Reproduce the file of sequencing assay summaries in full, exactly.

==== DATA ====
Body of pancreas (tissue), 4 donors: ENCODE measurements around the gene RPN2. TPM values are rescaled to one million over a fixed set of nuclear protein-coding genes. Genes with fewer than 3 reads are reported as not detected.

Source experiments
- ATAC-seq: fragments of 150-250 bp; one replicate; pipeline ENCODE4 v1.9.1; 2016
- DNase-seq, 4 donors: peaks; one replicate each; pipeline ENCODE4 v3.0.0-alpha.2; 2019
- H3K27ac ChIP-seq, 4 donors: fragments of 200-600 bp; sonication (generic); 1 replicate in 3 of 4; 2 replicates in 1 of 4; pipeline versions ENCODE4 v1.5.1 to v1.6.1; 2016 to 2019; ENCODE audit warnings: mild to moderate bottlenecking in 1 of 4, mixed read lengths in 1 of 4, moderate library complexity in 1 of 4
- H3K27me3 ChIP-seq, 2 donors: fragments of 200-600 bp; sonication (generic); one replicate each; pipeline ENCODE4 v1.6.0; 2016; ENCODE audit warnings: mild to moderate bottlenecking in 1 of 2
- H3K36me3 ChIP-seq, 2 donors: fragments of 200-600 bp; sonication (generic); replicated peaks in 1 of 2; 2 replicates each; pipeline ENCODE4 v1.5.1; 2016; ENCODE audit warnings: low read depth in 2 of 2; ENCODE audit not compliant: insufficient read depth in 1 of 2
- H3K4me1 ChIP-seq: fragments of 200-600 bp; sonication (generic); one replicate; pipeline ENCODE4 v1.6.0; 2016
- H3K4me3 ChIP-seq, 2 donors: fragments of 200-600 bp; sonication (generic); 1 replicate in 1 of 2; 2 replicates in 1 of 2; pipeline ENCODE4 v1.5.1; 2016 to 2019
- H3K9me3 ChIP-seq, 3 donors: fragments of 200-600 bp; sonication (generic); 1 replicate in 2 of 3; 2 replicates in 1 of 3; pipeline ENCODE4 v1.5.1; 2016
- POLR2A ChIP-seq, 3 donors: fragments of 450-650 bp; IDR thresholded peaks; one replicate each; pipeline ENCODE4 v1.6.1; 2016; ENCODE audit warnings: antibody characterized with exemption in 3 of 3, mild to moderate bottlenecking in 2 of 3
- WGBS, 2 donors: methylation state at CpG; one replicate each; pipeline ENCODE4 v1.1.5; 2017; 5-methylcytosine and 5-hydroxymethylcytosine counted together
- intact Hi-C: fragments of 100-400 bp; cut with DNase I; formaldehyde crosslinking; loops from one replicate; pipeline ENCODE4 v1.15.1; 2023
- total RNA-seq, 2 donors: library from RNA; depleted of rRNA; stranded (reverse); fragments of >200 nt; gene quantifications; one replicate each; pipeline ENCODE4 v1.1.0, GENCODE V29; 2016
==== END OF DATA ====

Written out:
Body of pancreas (tissue), 4 donors: ENCODE measurements around the gene RPN2. TPM values are rescaled to one million over a fixed set of nuclear protein-coding genes. Genes with fewer than 3 reads are reported as not detected.

Source experiments
- ATAC-seq: fragments of 150-250 bp; one replicate; pipeline ENCODE4 v1.9.1; 2016
- DNase-seq, 4 donors: peaks; one replicate each; pipeline ENCODE4 v3.0.0-alpha.2; 2019
- H3K27ac ChIP-seq, 4 donors: fragments of 200-600 bp; sonication (generic); 1 replicate in 3 of 4; 2 replicates in 1 of 4; pipeline versions ENCODE4 v1.5.1 to v1.6.1; 2016 to 2019; ENCODE audit warnings: mild to moderate bottlenecking in 1 of 4, mixed read lengths in 1 of 4, moderate library complexity in 1 of 4
- H3K27me3 ChIP-seq, 2 donors: fragments of 200-600 bp; sonication (generic); one replicate each; pipeline ENCODE4 v1.6.0; 2016; ENCODE audit warnings: mild to moderate bottlenecking in 1 of 2
- H3K36me3 ChIP-seq, 2 donors: fragments of 200-600 bp; sonication (generic); replicated peaks in 1 of 2; 2 replicates each; pipeline ENCODE4 v1.5.1; 2016; ENCODE audit warnings: low read depth in 2 of 2; ENCODE audit not compliant: insufficient read depth in 1 of 2
- H3K4me1 ChIP-seq: fragments of 200-600 bp; sonication (generic); one replicate; pipeline ENCODE4 v1.6.0; 2016
- H3K4me3 ChIP-seq, 2 donors: fragments of 200-600 bp; sonication (generic); 1 replicate in 1 of 2; 2 replicates in 1 of 2; pipeline ENCODE4 v1.5.1; 2016 to 2019
- H3K9me3 ChIP-seq, 3 donors: fragments of 200-600 bp; sonication (generic); 1 replicate in 2 of 3; 2 replicates in 1 of 3; pipeline ENCODE4 v1.5.1; 2016
- POLR2A ChIP-seq, 3 donors: fragments of 450-650 bp; IDR thresholded peaks; one replicate each; pipeline ENCODE4 v1.6.1; 2016; ENCODE audit warnings: antibody characterized with exemption in 3 of 3, mild to moderate bottlenecking in 2 of 3
- WGBS, 2 donors: methylation state at CpG; one replicate each; pipeline ENCODE4 v1.1.5; 2017; 5-methylcytosine and 5-hydroxymethylcytosine counted together
- intact Hi-C: fragments of 100-400 bp; cut with DNase I; formaldehyde crosslinking; loops from one replicate; pipeline ENCODE4 v1.15.1; 2023
- total RNA-seq, 2 donors: library from RNA; depleted of rRNA; stranded (reverse); fragments of >200 nt; gene quantifications; one replicate each; pipeline ENCODE4 v1.1.0, GENCODE V29; 2016